Report to Allege Direct Kremlin Link to Ukraine Invasion
The editor of a leading independent Russian newspaper says he plans this week to publish what purports to be an official Kremlin strategy document outlining Russia's 2014 invasion of Ukraine.
Novaya Gazeta editor Dmitri Muratov said the document appears to have been prepared weeks before Ukraine's pro-Russian President Viktor Yanukovych was driven from office in February 2014, following weeks of anti-government protests in Kyiv.
… Muratov quotes the 2014 document as saying Moscow was obliged to intervene in Ukraine to protect against the possible loss of the Ukrainian market for Russia's natural gas. [Huh? Bob] He said the document also noted the risks to the Russian economy and to western European consumers, if Moscow were to lose control of pipelines carrying natural gas through Ukraine to Western markets.
(Related) Why does he keep talking like this?
Vladimir Putin: War with Ukraine would be 'apocalyptic' but unlikely
For my Statistics students. What would you like to predict?
Microsoft Nails All But 4 of 24 Oscar Predictions
… In all, Microsoft, relying on an apparently awesome prediction model managed by research guru David Rothschild, nailed 20 out of 24 predictions. Last year, the bow-tied economist and pollster at Microsoft’s New York City research lab correctly foresaw 21 of 24 Oscar winners and 19 of 24 the year before that.
So far, we don't have a virtual Mr. Roger's Neighborhood.
Easy Coding for Kids With Microsoft’s Kodu
Microsoft’s Kodu GameLab Encourages Kids to Code
… Its simplicity makes it engaging, as does its sensory programming features within the simulation environment. It isn’t designed to introduce children to the core of programming languages, or key conventions such as variables, branching, looping or subroutines.
Other Coding for Kids Options
Alice: A 3D environment focused on visual programming through a drag-and-drop, WYSIWYG editor. Variant, Storytelling Alice, has been shown to increase engagement with coding. High level 3D animations and social interactions provide appeal across the learning spectrum, tying directly into the children’s contemporary digital world.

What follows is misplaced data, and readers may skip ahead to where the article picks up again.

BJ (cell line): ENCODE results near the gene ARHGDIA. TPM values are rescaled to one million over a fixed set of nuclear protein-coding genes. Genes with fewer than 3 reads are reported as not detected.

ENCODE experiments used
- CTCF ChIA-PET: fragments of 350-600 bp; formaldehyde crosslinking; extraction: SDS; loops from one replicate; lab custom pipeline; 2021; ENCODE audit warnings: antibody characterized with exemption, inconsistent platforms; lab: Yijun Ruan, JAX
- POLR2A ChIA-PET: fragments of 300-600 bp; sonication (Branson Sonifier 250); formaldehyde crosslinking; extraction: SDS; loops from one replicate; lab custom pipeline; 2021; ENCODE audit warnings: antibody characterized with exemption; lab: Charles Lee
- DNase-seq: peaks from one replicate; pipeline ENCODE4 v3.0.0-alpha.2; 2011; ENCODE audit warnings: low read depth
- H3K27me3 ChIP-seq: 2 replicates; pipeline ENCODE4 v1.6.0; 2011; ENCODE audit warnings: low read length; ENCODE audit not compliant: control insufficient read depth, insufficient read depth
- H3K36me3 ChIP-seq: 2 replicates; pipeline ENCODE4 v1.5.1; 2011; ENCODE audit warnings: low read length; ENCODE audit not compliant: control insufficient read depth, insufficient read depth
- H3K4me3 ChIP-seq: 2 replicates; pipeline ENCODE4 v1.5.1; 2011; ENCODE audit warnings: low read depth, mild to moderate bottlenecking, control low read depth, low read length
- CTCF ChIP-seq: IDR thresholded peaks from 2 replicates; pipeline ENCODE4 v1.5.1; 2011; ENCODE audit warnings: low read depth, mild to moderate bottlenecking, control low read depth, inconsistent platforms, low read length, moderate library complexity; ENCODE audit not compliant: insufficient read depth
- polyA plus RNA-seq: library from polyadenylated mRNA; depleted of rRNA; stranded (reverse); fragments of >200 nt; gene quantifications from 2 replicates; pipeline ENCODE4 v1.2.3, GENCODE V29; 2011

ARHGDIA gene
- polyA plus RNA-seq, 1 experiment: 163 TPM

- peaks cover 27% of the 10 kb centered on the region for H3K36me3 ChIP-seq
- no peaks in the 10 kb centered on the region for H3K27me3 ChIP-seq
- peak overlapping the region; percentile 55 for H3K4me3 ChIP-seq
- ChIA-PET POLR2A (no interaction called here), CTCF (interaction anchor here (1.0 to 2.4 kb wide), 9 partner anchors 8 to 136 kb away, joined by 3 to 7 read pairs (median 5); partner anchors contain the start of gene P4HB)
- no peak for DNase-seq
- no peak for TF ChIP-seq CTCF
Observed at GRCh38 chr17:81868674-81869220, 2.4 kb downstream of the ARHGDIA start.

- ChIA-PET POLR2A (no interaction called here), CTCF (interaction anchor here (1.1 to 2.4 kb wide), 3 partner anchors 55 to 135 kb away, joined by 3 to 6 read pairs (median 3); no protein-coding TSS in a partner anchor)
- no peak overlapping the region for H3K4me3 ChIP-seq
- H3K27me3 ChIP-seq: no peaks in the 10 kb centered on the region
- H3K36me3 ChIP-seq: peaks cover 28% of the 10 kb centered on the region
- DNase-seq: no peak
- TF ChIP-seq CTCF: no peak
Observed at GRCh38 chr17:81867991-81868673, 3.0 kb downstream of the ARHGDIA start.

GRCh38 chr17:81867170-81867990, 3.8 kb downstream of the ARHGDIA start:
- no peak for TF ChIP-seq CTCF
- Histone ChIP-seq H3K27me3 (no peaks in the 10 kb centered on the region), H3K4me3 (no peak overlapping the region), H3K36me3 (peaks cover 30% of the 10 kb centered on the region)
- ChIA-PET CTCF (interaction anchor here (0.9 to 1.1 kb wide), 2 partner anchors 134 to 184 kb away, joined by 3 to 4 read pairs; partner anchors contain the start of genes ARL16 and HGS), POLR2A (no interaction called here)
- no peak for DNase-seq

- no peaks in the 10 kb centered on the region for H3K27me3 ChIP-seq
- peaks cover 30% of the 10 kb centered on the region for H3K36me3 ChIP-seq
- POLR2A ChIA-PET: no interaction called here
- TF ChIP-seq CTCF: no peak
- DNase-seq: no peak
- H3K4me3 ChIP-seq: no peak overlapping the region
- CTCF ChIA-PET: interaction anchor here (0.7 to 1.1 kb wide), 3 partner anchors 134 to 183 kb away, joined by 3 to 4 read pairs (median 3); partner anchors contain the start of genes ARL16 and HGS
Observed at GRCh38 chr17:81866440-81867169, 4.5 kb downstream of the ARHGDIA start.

Scratch: Another 3D visual programming tool, developed by the MIT Media Lab. Since its 2007 inception over 800,000 users have signed up. It’s entirely open, with content sharing the key to the community. All projects are Creative Commons licensed so each project is up for download and modification. There are some damn fun mini-games.
Hackety-Hack: Ruby for teenagers. Teen’s actually engage with the Ruby programming language, learning algorithm structures, commands, strings, basic math functions and more. Calls its users “Hackers” for that ultra-cool feel, and has integration with a desktop social site for idea sharing and help.
Daisy the Dinosaur: For the very young. Aged towards 5-8 year olds, but perfectly functional for older kids. Very basic visual programming interface based around moving and interacting with Daisy the Dinosaur. My 5 year old loved it, and the 3 year old was pretty inspired, too. Only available for iOS.
For all my students.
5 New Tools to Snag the Job of Your Dreams
For my “International” students. (They like Google Translate best too)
5 Ways to Translate Text on Your iPhone or iPad
For all my students.
Even With Debt, College Still Pays Off
Hiring Managers: Recruiters Aren't Working
… Their first and foremost concern? A lack of talent. While millions of Americans are still looking for work, nearly half (48 percent) of hiring managers report that they aren't seeing enough qualified candidates, and a quarter (26 percent) predict hiring will getting harder in the next 12 months as the U.S. economy continues to pick up steam.
… All of this indicates that the job market is on the road to a fierce recovery, giving employees – particularly those in competitive positions – more options, and thus the ability to bargain and make greater demands from their employers.